The San Joaquin Valley is facing a monumental shift in land use over the next two decades. Two important but seemingly unrelated laws are driving the change: the 2014 Sustainable Groundwater Management Act (SGMA), which aims to bring groundwater basins into balance by the early 2040s, and SB 100, which intends to help California achieve 100% clean power statewide by 2045. SGMA may require fallowing at least 500,000 acres of cropland in the San Joaquin Valley (10%) by 2040. A significant expansion of solar energy production to meet SB 100 goals, on the other hand, will demand a large amount of land. Promoting solar expansion on fallowed farmland in the San Joaquin Valley could support two major objectives at once: supporting the state’s clean energy goals while easing the economic pain of transitioning some land away from agriculture.
Solar as a land use alternative
Since last year, PPIC researchers have been working with a range of partners to identify solutions for transitioning farmland that bring broad benefits to the valley’s communities, economy, and environment.
Solar development is one of these potential solutions. Last week, we held a workshop with multiple stakeholders from state and local agencies, agriculture, community groups, and the energy sector to discuss possible synergies in implementing SGMA and SB 100.
This workshop focused on exploring the technical feasibility of widespread conversion of cropland to solar. We aimed to help valley stakeholders, the state, and the energy sector advance their understanding of cropland conversion in a future with less irrigation, while meeting the state’s clean energy goals.
A massive build-out of renewables
With SB 100, California has set itself a Herculean task of decarbonizing the energy sector by the mid-2040s—roughly the same timeframe as SGMA. As one workshop participant put it, “to reach our goals, we’re going to need a sustained, unprecedented build-out of renewables.”
Solar will be an important part of this build-out. The industry is growing quickly: solar development in the San Joaquin Valley is expected to more than double between now and 2030—and grow even faster after that. Three gigawatts (GW) have already been installed in the valley, with over half of new arrays coming online in just the last five years. Currently there is more than 20 GW of additional solar capacity proposed but not yet built in the region.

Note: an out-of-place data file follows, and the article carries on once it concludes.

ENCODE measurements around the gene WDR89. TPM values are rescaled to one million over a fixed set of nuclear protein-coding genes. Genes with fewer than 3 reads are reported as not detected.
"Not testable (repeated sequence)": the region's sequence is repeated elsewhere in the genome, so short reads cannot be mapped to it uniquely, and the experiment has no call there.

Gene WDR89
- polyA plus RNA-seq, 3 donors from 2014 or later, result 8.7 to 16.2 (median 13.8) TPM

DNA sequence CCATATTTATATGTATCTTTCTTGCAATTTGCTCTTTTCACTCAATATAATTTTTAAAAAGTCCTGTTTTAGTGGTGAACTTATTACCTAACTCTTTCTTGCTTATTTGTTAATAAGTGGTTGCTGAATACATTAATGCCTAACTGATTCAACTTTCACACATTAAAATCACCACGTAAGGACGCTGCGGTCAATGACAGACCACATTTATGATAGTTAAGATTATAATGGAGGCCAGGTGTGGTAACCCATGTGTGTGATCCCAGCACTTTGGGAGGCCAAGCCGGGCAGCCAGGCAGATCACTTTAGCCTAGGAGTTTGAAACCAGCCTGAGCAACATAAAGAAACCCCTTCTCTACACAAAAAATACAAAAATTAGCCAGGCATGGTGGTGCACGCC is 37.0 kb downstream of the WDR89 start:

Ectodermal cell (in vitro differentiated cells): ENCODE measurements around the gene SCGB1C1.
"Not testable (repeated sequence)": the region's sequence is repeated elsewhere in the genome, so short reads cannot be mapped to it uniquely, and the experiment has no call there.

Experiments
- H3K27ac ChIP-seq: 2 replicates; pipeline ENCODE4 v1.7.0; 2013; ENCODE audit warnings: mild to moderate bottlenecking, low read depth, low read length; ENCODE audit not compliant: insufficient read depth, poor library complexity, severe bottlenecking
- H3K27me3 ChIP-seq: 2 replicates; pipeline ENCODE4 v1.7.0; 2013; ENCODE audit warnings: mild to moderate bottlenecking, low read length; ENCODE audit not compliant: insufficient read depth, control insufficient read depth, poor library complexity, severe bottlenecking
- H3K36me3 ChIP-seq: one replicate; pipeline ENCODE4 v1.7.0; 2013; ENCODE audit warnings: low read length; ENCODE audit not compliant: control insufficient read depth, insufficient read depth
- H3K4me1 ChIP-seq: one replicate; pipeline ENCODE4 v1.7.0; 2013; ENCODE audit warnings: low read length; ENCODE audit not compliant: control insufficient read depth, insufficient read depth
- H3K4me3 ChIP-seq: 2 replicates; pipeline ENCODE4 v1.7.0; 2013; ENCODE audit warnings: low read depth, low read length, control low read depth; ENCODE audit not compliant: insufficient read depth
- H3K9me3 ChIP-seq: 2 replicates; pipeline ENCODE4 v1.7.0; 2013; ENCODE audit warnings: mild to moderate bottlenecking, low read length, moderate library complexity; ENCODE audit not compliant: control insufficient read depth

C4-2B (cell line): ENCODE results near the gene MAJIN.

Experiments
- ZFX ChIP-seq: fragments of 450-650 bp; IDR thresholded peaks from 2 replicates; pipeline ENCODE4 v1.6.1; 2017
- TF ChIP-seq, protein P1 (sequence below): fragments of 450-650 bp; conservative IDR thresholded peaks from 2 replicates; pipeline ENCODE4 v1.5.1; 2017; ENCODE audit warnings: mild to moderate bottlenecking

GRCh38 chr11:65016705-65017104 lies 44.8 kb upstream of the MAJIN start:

Proposed solar expansion requires a boost to transmission
This proposed rapid build-out faces some hurdles. As one workshop participant put it, “transmission is the threshold question.” In other words, solar development is only viable if it can interconnect to the transmission grid and reach customers. In the San Joaquin Valley, most solar projects, including all larger ones, are currently concentrated along the western side of the valley and in the south, where there’s easier interconnection to high-voltage transmission lines. Even there, transmission capacity for new solar projects is becoming scarce.
For future solar development to work, there must be physical proximity to power substations, as well as capacity for delivery. But this will require investment and planning: upgrading transmission lines can be expensive, and bringing new large transmission projects online can take 10 or more years. When a project faces high interconnection costs, it must be larger to finance them effectively; without additional transmission, many projects will not be able to move forward due to these high costs. Many worthwhile projects could fall through the cracks and the state could face challenges meeting its clean energy goals.
The valley is attractive for solar, but coordinating land use is a challenge
Some projections show the land needs may exceed 800,000 acres statewide. The valley has a lot going for it, including strong resource availability: a 2019 study found that even with strong habitat protections, up to 250,000 acres of cropland could be suitable in the valley. Over the next 20 years, it will also see an increase in lands looking for productive uses that don’t require irrigation.
Nonetheless, organizing and coordinating landowners and developers may be difficult without new investments in transmission. The larger projects needed to finance expensive interconnection costs require larger tracts of land. The agglomeration of many smaller, contiguous land parcels creates challenges for developers, and pushes solar development into areas with larger parcels that are easier to cluster, but not always the best land to take out of agricultural production.
Given current uncertainty about areas that may come out of production (many groundwater plans have not yet laid out clear pathways to sustainability), it is difficult to know where all of the smart plays may be—both for transmission expansion and land acquisition for solar development. While many questions have been raised (and few resolved), it’s vitally important to begin these conversations—because they are tied to the future of not just the valley but the entire state. The next two decades will be a time to advance implementation of both SB 100 (2045) and SGMA (2040): alignment between planning processes can yield benefits for both statewide energy consumers and valley stakeholders grappling with a monumental shift in land use.